Why sex becomes less satisfying with age The number of women regularly having sex declines with age, and the number of women enjoying sex postmenopause is even lower. Although these facts are not surprising, the causes for these declines may be because previous research focused largely on biological causes. However, a new UK study identifies psychosocial contributors. Study results are published online today in  Menopause, the North American Menopause Society (NAMS) . It's hard to pick up a woman's magazine or ob/GYN journal anymore without reading an article about how and why a woman's libido and level of sexual satisfaction decline during and after menopause. Substantial research has been conducted into biological reasons such as hot flashes, sleep disruption, vaginal dryness, and painful intercourse. Much less is known about the effect of various psychosocial changes that are common in postmenopause. These include body image concerns, self-confidence, perceived desirab

MIND and Mediterranean diets associated with later onset of Parkinson's disease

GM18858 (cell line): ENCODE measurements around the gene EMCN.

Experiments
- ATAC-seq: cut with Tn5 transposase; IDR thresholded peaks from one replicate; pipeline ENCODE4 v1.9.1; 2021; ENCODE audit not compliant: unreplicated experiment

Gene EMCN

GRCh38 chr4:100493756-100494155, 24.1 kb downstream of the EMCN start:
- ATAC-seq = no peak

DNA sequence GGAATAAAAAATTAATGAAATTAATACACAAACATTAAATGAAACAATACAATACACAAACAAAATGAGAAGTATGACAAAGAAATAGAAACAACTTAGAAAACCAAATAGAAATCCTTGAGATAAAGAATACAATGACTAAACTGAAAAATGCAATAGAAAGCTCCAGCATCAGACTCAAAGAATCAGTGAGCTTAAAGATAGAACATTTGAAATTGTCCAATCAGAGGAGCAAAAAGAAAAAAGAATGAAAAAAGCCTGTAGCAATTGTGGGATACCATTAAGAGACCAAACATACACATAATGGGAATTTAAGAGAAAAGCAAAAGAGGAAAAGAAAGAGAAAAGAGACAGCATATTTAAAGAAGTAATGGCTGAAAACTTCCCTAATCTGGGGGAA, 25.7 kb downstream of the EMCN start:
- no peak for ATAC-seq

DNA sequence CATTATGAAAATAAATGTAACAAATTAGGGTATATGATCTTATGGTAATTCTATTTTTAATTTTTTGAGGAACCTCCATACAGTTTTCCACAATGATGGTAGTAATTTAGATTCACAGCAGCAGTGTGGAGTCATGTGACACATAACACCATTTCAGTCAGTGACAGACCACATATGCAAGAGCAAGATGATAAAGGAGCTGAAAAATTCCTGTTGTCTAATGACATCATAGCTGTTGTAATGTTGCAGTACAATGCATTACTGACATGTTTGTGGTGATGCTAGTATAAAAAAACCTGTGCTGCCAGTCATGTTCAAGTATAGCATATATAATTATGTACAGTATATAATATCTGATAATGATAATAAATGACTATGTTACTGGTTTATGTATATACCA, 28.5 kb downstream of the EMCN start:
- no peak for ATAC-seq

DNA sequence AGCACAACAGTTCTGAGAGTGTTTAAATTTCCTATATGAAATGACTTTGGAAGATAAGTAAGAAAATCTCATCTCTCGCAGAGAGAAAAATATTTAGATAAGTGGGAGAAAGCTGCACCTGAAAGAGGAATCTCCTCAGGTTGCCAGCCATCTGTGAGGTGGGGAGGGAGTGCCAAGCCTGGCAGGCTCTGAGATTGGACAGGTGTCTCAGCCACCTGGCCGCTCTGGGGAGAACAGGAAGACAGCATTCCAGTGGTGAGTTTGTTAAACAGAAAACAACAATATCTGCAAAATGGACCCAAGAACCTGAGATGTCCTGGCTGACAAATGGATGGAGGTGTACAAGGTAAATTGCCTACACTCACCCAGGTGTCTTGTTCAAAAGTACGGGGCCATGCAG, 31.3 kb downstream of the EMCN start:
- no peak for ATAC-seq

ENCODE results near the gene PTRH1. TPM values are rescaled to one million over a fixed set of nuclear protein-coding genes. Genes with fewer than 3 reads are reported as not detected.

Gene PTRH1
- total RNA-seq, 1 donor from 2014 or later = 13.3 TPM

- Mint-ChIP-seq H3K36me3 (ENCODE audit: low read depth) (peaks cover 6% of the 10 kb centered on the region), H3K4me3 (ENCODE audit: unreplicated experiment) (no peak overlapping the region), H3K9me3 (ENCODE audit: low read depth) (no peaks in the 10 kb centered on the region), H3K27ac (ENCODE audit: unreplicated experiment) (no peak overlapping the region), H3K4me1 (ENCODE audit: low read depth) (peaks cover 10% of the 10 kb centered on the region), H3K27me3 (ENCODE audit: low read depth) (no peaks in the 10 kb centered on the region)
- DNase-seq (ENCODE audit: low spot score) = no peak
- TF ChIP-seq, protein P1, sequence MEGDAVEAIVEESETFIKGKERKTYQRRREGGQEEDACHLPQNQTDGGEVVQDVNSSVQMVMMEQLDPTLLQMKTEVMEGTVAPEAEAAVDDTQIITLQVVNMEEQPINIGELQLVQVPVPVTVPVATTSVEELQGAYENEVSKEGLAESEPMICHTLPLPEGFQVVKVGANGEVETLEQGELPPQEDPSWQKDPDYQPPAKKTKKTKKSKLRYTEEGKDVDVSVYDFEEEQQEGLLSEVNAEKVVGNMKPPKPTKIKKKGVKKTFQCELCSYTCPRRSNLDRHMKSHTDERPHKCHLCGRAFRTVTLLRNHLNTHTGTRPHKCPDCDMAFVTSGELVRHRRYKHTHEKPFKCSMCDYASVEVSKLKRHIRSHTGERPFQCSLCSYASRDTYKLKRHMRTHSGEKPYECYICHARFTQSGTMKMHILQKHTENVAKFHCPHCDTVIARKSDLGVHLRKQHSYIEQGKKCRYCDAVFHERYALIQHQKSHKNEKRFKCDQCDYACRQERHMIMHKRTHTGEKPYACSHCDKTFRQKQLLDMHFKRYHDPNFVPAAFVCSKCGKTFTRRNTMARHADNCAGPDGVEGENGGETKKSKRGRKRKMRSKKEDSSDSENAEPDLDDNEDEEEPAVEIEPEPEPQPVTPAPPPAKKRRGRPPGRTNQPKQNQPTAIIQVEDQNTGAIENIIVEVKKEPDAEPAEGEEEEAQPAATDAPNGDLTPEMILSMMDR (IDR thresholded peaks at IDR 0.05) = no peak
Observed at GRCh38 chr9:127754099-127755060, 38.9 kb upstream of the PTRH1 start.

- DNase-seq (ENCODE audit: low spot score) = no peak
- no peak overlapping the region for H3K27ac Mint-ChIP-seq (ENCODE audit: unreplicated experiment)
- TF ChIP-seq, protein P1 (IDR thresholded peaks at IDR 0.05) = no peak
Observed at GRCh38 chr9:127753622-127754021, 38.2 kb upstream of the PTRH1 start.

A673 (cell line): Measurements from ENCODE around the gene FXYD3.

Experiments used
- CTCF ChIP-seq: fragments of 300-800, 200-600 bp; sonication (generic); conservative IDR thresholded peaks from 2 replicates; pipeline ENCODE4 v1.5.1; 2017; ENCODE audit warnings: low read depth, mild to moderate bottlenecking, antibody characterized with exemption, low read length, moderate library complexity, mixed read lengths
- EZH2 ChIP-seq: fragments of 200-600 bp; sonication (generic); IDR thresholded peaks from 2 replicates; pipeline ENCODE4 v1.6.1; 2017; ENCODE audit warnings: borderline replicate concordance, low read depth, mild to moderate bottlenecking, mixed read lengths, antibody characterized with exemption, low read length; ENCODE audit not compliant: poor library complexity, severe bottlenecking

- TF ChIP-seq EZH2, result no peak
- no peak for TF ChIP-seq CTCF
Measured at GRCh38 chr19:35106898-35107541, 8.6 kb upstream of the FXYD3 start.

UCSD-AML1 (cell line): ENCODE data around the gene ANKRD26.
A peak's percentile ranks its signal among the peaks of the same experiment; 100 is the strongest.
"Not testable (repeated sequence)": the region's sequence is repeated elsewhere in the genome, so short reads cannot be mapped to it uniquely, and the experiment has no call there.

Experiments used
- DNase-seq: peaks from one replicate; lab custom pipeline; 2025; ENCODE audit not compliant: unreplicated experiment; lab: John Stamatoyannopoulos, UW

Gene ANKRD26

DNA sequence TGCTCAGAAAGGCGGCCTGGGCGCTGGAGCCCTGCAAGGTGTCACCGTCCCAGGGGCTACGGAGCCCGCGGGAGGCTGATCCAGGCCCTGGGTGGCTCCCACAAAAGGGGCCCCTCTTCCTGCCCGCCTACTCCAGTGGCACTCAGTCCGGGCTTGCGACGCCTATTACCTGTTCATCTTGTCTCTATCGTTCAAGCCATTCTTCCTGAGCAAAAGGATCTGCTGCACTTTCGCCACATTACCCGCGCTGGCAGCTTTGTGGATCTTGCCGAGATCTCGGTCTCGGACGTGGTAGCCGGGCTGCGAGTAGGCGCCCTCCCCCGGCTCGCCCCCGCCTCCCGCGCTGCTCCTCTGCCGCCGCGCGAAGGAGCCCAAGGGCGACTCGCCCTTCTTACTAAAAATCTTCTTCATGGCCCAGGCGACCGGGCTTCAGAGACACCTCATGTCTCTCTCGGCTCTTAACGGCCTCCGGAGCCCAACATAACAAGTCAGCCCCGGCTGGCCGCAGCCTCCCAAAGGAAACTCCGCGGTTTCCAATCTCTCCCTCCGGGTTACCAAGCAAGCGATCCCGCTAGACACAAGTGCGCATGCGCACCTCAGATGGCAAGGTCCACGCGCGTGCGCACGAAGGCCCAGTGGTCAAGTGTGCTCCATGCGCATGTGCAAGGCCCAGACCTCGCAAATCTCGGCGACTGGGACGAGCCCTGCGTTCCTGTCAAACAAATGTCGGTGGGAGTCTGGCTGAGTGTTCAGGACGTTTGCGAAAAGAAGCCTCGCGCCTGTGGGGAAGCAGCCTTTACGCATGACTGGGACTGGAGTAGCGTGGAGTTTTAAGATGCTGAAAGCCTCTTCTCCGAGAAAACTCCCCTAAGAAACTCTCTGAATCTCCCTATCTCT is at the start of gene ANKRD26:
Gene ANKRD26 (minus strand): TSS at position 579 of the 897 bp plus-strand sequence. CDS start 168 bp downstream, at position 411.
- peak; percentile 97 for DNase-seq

MIND and Mediterranean diets associated with later onset of Parkinson's disease A new study from UBC researchers suggests a strong correlation between following the MIND and Mediterranean diets and later onset of Parkinson's disease (PD). While researchers have long known of neuroprotective effects of the MIND diet for diseases like Alzheimer's and dementia, this study is the first to suggest a link between this diet and brain health for Parkinson's disease (PD). The MIND diet combines aspects of two trendy diets, the Mediterranean diet and the Dietary Approaches to Stop Hypertension (DASH) diet. "The study shows individuals with Parkinson's disease have a significantly later age of onset if their eating pattern closely aligns with the Mediterranean-type diet. The difference shown in the study was up to 17 years later in women and eight years later in men," says Dr. Silke Appel-Cresswell of the Pacific Parkinson's Research Centre, the Djavad Mowafagh

Why do women get more migraines?